Parker is a Jason Statham movie through and through, with the only surprising element being the grey toupee he wears for the first few scenes. Other than that, the checklist is wonderfully complete; there’s an avuncular older guy who’s got his back, there’s unreliable villains who excite his irritation and need to get got, there’s a chick to be rescued, there’s a bunch of bone crunching set pieces where the Stath uses the scenery to pulverise the ungodly, and there’s the Stath implacably wisecracking his way through all the obstacles.
Surprisingly, it’s also a very respectful adaptation of the Richard Stark book that it’s based on. In the past, adaptations of Stark have tended to focus on the implacable revenge bits of the books, and they’ve missed out on an important part of the books; as Parker rolled from one disaster to the next, the principal variety in the books was the cast of new characters for him to rescue or be let down by. Unlike any other adaptation I’ve seen, Parker doesn’t just show us the awful villains who Parker is about to crush, but also the semi-decent people who Parker absent-mindedly helps along the way. Jennifer Lopez might not have been the best choice for the down on her luck estate agent who becomes Parker’s temporary ally, but she does OK, and the movie takes the time to show us a character so fenced in that Parker’s looking like a good option when he rolls into town with the world’s least plausible Texan impersonation.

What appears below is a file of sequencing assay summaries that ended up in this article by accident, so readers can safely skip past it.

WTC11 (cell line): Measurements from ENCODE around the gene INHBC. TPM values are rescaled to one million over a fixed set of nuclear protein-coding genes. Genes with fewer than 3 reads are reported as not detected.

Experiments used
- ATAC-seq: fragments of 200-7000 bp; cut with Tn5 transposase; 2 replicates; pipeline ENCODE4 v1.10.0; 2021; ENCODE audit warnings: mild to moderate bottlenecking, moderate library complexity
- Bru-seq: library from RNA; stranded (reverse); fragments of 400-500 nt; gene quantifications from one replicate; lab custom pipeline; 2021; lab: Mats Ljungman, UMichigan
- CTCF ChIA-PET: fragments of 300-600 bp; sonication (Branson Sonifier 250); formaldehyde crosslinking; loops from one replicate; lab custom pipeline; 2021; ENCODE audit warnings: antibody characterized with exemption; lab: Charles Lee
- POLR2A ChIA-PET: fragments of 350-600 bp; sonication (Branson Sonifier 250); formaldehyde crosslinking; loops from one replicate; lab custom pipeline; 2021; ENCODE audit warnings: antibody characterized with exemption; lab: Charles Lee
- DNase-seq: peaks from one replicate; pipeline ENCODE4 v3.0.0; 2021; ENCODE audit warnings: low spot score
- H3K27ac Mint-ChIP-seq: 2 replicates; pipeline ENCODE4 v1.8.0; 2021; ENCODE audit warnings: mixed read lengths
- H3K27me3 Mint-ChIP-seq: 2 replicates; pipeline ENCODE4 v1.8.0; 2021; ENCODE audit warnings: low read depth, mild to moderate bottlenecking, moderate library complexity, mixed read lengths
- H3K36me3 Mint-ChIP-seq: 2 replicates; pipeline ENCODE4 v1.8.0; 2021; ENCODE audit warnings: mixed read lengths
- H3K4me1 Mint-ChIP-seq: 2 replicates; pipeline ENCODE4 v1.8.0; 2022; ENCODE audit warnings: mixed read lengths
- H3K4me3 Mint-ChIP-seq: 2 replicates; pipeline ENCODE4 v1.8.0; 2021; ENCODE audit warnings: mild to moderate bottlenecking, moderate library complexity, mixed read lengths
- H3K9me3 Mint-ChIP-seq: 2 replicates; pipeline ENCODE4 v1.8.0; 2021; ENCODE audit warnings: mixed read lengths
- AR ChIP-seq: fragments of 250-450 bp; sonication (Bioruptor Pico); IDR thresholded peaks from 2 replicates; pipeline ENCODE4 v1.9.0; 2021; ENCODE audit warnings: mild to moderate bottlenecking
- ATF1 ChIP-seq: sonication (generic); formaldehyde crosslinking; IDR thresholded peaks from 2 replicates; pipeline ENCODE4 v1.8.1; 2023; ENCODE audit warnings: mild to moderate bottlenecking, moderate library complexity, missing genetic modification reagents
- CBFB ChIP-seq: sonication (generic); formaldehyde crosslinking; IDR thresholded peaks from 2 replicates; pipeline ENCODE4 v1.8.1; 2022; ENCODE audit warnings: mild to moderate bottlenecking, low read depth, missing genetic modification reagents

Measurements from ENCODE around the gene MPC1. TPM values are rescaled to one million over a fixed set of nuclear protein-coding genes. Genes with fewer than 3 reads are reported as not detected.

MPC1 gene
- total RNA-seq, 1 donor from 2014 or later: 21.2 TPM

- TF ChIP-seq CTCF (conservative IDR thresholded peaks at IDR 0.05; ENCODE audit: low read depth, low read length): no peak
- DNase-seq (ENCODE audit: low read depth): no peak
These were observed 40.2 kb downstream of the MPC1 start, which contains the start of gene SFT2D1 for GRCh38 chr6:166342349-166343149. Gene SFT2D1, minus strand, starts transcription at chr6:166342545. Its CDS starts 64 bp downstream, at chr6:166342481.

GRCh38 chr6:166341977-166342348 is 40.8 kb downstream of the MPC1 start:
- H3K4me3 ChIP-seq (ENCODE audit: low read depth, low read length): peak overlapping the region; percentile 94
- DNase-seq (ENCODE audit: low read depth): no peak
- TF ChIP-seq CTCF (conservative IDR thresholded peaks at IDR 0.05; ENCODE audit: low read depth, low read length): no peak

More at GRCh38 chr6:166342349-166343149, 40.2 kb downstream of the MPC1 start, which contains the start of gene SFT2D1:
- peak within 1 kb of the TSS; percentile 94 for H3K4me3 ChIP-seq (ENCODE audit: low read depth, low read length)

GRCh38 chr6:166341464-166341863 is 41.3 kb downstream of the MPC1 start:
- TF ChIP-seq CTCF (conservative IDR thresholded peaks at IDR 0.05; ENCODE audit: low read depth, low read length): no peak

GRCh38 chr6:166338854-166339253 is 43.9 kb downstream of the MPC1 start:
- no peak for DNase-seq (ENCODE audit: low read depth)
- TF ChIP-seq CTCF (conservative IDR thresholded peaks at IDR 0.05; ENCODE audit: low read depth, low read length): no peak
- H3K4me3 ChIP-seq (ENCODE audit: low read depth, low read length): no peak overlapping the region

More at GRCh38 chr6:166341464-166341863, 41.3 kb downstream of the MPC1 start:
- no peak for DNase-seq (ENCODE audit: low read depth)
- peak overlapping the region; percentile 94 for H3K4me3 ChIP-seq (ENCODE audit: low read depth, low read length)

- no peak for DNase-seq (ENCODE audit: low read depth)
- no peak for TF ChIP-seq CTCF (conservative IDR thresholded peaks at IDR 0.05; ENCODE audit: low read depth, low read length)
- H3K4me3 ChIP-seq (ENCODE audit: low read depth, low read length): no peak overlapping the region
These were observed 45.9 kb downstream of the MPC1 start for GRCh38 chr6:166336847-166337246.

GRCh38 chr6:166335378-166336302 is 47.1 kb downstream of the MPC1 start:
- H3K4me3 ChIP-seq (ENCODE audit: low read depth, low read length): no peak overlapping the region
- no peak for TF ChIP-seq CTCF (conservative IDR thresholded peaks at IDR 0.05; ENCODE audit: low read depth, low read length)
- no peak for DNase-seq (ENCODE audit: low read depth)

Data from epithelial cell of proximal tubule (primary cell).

Stark needed to flesh out his supporting cast because he’d intentionally made his main character a cipher. The Stath is inspired casting for a cipher, because the Stath isn’t really acting. Parker in this movie is just like his character in The Transporter, less the car. He be doing crimes, but he has standards. Rules. Not quite ethics, because, after all, he’s taking things that don’t belong to him and without all that much thought to whether the holiday maker whose car he just stole for a getaway might have needed that car to get home, for example. And that, as they say, is even before you consider his propensity for straight up murdering folks he doesn’t cotton to. It’s a persona which the Stath has got down pat, and why mess with it?
About as far as he needs to go is put on a wig. Or an accent, though never both at once, because that would be way too method.